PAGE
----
A caravan of dozens of vehicles traveled Lake Shore Drive Saturday afternoon to celebrate the renaming of Chicago’s most iconic road in honor of Jean Baptiste Point DuSable.
Led by an old silver Chevrolet pickup truck and a wagon, the group of cars waved Haitian flags and cheered from their windows as they drove south to 67th Street before turning around and head north to Hollywood Beach. Some drivers pasted signs to their vehicle’s doors and windows acknowledging the new lakeside namesake of the black man believed to be Chicago’s first citizen.
“We are making history,” said Maria Ihekwaba, who came to the event organized by the Black Heroes Matter Coalition. “We’ve conquered what we set out to do: make Lake Shore Drive named after Chicago’s founder.”
Months of speeches cleared the way for the city council to approve the rebranding of Chicago’s lakeside road last week to honor DuSable, a black man of Haitian descent who was the first non-colonial settler. native of the city.
The city is expected to soon replace hundreds of street signs with new ones that read “Jean Baptiste Point DuSable Lake Shore Drive.”
Many DuSable supporters said the move, which brings increased recognition to the Chicago founder, was long overdue.
“A lot of people didn’t want that to happen because people are so comfortable with what they know, and change is hard for a lot of people,” South Sider Eric Sexton said. “We set out to do it, and we did it, and now we can’t wait to build on that, because it’s more important than that. It’s an incredible first step.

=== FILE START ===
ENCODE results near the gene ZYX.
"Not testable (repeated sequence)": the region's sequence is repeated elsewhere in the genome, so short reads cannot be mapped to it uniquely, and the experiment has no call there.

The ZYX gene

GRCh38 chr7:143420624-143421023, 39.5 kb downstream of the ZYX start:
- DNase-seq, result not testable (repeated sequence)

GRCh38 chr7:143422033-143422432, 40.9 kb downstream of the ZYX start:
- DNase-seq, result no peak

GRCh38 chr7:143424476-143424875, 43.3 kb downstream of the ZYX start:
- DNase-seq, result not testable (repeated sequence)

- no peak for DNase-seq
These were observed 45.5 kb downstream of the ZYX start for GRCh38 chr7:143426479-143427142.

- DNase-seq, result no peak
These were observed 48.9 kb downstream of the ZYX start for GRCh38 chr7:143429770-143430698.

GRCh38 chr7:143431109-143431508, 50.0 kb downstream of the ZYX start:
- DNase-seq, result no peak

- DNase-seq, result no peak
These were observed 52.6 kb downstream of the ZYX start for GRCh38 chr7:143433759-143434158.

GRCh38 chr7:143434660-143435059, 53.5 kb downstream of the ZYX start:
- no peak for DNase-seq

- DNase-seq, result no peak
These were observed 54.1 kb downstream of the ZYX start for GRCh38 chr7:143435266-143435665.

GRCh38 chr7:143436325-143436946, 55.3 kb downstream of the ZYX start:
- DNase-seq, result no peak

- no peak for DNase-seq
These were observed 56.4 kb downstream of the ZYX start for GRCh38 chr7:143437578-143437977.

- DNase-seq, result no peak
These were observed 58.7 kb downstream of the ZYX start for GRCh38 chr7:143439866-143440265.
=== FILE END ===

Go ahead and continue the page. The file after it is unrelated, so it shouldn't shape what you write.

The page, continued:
The name change comes amid a renewed national conversation on racial injustice that has brought new scrutiny to how black history is taught in schools. Sexton, 56, said he met many people who didn’t know who DuSable was.
“Having a dialogue now – that alone is wonderful,” Sexton said. “So maybe right now [this] will make us start thinking about black accomplishments and how we can shed more light on them.
Members of the Black Heroes Matter Coalition hope to build on this momentum, paying more tributes to DuSable in the form of a city-recognized holiday and a 25-foot statue.
Mayor Lori Lightfoot – who opposed the name change for its potential inconvenience to homeowners and businesses with lakeside addresses – said last week that she plans to continue with her plan to develop DuSable Park , erect a statue and have year-round programming in his honor.
“We still want her to engage and honor that,” Englewood resident DeAndre Hawthorne said.